Filing 22

ENTRY REVIEWING THE COMMISSIONER'S DECISION - The Court can find no legal basis presented by R.S. to reverse the ALJ's decision that Z.P. was not disabled after January 6, 2016. Therefore, the decision below is AFFIRMED. Final judgment shall issue accordingly (See Entry). Signed by Judge Jane Magnus-Stinson on 10/15/2020 (Copy mailed per distribution list).(TMC)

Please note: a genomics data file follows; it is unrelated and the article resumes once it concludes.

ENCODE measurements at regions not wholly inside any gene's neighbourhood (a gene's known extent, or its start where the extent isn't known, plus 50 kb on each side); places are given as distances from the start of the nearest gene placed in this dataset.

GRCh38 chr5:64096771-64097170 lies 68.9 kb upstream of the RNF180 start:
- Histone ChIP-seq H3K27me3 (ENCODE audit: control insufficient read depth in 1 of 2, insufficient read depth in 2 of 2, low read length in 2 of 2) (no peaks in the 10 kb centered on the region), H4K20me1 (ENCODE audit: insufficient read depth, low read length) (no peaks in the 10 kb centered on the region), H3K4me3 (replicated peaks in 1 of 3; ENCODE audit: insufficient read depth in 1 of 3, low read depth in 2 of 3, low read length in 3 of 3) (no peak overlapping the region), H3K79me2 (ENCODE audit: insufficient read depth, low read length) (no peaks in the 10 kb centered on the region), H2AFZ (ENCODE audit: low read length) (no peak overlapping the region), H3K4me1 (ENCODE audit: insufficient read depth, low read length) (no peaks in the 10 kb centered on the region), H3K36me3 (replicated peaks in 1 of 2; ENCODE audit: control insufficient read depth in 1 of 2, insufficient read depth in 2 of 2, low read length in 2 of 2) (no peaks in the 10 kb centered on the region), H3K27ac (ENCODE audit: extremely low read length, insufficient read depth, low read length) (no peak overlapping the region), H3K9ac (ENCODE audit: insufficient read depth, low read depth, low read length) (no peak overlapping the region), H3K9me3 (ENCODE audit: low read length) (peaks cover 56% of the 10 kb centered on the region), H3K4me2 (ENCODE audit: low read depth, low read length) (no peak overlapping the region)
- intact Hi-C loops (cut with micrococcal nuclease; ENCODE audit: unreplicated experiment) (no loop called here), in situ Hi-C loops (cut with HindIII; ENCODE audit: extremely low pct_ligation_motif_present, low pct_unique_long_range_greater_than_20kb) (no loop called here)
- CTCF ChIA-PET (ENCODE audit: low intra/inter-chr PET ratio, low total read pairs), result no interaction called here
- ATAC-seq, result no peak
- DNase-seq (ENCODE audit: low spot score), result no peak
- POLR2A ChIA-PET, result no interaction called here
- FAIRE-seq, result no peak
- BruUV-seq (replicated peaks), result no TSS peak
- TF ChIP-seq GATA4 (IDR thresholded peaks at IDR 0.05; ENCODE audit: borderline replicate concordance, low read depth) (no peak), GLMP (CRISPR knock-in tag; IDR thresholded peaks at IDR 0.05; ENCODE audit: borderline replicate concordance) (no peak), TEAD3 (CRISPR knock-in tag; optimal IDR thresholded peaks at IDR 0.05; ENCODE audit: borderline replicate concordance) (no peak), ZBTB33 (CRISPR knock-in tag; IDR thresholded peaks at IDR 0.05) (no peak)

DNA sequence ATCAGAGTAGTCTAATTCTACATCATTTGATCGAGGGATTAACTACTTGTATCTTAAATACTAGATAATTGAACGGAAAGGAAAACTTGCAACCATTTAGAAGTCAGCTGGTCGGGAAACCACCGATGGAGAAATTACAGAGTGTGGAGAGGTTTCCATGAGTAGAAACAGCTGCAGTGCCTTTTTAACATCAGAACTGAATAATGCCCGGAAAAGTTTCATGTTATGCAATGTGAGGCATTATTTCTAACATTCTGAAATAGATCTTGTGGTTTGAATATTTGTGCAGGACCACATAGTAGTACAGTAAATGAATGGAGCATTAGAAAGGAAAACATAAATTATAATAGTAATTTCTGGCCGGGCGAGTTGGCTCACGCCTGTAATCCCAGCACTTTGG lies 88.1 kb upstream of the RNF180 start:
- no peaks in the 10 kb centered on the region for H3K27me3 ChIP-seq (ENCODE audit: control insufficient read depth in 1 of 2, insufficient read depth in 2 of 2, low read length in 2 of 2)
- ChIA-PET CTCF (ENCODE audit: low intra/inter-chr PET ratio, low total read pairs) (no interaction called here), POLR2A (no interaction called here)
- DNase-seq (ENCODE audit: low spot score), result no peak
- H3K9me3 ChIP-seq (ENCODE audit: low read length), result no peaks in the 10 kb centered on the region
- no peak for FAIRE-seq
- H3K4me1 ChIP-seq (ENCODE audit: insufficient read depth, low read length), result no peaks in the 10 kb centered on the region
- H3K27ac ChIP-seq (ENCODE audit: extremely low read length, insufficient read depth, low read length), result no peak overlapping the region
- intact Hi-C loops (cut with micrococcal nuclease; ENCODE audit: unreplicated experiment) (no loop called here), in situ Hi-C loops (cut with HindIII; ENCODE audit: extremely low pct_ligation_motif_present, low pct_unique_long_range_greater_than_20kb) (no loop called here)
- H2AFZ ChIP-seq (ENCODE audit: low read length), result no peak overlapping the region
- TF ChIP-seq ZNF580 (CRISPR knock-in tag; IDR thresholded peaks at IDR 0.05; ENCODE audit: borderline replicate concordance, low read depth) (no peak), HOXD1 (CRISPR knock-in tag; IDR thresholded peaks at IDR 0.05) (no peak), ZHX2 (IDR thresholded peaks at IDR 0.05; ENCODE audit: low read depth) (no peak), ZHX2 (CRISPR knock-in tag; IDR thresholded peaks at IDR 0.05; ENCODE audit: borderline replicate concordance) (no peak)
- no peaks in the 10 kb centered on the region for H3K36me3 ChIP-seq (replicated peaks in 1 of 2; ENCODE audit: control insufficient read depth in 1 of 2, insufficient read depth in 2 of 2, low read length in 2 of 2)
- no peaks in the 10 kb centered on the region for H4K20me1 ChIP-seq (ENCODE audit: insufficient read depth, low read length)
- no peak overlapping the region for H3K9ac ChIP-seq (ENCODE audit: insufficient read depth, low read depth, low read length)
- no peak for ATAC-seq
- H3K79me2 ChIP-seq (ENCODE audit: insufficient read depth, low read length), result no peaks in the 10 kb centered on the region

Download PDF